Editorial: A needed fall break

As students see their first break several months into the semester, stress and anxiety are mounting.

Daily Editorial Board

Earlier this month, the American Psychological Association found what college students already know: Generation Z, or people aged 15 to 21 years old, are the most stressed generation. The study looked at the increased levels of anxiety and stress in young people as a result of our nation’s current issues. These factors include, but are not limited to, gun violence, immigration, sexual assault and climate change.

If you add those factors to the academic stress that many students in Generation Z face, you create an atmosphere that puts an unhealthy amount of stress on young adults and teens. To help alleviate stress, we see one action the University of Minnesota could implement: incorporating a fall break.

Unlike spring semester where students get a week off in mid-March, fall semester begins the day after Labor Day and continues through most of November – without a break. On the University’s Morris and Duluth campuses, students receive two days off in October that serves as a fall break. Students on the Twin Cities campus should also be afforded this opportunity.

Having the break during Thanksgiving week would help students transition smoothly into the last weeks of the semester. Midterms often fall on the weeks before the holiday, so a few extra days void of class would provide time for students to get feedback from professors and faculty. Having a week to reflect on course progress, exams taken and papers written will ultimately set up students to succeed during a fast-approaching finals week.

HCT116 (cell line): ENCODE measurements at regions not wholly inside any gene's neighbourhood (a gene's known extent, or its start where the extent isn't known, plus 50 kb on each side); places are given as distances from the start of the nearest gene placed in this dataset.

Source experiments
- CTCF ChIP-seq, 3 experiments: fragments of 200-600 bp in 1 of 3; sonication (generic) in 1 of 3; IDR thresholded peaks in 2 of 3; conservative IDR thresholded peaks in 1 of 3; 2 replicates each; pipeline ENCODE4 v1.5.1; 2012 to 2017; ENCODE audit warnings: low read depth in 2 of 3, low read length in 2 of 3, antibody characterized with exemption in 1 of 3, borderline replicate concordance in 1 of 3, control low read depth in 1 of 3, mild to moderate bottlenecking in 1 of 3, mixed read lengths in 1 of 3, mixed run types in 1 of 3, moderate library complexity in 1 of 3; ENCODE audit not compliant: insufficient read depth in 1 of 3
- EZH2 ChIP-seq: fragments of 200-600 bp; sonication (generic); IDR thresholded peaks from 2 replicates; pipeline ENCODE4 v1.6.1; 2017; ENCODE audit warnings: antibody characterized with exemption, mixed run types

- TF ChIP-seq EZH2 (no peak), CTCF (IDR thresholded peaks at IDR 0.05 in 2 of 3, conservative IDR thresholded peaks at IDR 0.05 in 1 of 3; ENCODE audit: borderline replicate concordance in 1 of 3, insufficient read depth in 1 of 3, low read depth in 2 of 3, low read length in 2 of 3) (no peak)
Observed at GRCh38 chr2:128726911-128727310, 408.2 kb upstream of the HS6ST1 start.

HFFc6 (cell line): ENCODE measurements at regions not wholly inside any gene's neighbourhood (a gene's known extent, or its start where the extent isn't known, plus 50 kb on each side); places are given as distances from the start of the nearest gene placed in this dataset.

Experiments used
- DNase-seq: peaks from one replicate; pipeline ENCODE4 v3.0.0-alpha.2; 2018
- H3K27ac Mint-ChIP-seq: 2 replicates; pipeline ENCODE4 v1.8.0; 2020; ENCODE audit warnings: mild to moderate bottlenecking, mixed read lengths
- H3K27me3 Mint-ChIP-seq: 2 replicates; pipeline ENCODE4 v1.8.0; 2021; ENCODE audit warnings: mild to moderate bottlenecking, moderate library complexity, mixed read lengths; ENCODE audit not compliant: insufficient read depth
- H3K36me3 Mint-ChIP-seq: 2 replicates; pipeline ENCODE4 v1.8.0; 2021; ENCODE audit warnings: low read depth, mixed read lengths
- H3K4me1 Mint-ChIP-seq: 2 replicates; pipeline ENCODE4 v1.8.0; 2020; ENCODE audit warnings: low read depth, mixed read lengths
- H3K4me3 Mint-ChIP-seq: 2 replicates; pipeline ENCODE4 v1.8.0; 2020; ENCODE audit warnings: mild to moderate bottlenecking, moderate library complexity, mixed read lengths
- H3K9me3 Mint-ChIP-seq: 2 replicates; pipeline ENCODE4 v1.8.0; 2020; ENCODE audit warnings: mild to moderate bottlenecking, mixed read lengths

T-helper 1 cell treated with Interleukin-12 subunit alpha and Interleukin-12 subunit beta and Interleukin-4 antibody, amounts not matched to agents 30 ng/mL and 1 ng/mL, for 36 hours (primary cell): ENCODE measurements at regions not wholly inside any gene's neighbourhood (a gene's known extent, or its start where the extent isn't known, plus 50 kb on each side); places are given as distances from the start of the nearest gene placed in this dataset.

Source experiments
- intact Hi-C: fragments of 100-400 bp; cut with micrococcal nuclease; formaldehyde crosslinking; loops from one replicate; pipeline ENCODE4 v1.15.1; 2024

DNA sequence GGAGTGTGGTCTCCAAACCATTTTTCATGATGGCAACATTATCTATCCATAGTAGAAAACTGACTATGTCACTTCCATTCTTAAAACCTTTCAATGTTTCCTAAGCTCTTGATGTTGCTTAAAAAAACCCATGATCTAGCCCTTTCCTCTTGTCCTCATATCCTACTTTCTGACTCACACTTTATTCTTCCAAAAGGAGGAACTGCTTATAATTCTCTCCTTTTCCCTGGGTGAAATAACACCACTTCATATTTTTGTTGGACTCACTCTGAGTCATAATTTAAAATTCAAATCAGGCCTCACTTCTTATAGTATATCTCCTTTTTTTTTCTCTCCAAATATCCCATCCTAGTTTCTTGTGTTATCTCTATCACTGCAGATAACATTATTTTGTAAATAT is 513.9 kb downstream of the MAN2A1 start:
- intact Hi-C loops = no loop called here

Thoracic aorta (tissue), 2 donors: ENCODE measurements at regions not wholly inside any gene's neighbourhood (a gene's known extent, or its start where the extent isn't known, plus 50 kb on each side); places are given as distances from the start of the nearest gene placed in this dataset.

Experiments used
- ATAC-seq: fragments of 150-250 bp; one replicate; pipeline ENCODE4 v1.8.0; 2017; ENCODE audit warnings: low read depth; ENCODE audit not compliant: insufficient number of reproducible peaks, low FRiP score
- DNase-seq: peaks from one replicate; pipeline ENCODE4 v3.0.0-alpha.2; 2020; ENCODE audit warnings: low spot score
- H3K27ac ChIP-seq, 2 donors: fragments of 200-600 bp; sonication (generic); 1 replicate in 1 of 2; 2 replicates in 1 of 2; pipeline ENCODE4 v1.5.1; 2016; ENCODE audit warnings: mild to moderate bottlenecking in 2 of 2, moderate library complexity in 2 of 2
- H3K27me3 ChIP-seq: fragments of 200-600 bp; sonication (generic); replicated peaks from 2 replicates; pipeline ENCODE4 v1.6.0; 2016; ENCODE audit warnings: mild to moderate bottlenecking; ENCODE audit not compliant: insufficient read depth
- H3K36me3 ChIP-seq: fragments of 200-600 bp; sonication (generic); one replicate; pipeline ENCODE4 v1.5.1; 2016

Extending the Thanksgiving break would additionally give staff and faculty an opportunity to take time off for themselves. Professors could catch up on grading or open up more opportunities to hold office hours and meet with students. Offering students and professors the opportunity to catch their breath after sprinting through the first two-thirds of the semester is needed.

Students will also find more time to return home to spend time with their family. Over 38 percent of students on campus are from out of state or out of the country. Having extra days off during the week would allow students to have ample time to travel, regardless if they’re flocking home by plane, train or automobile.

Academics are a priority in students’ lives. But when mental health comes into question, we encourage the administration to put the health of the students’ first. Students are already dealing with high levels of stress, and with many students balancing jobs and course work, it becomes overwhelming and unhealthy for students to take on.

Having that time off during the fall semester will not only give students a chance to catch up on their school work, but ease some of the stress they face. The fall semester can often feel like a sprint that has turned into a marathon. However, there should be more time to rest, recuperate and refuel – before students make that final dash to the finish line.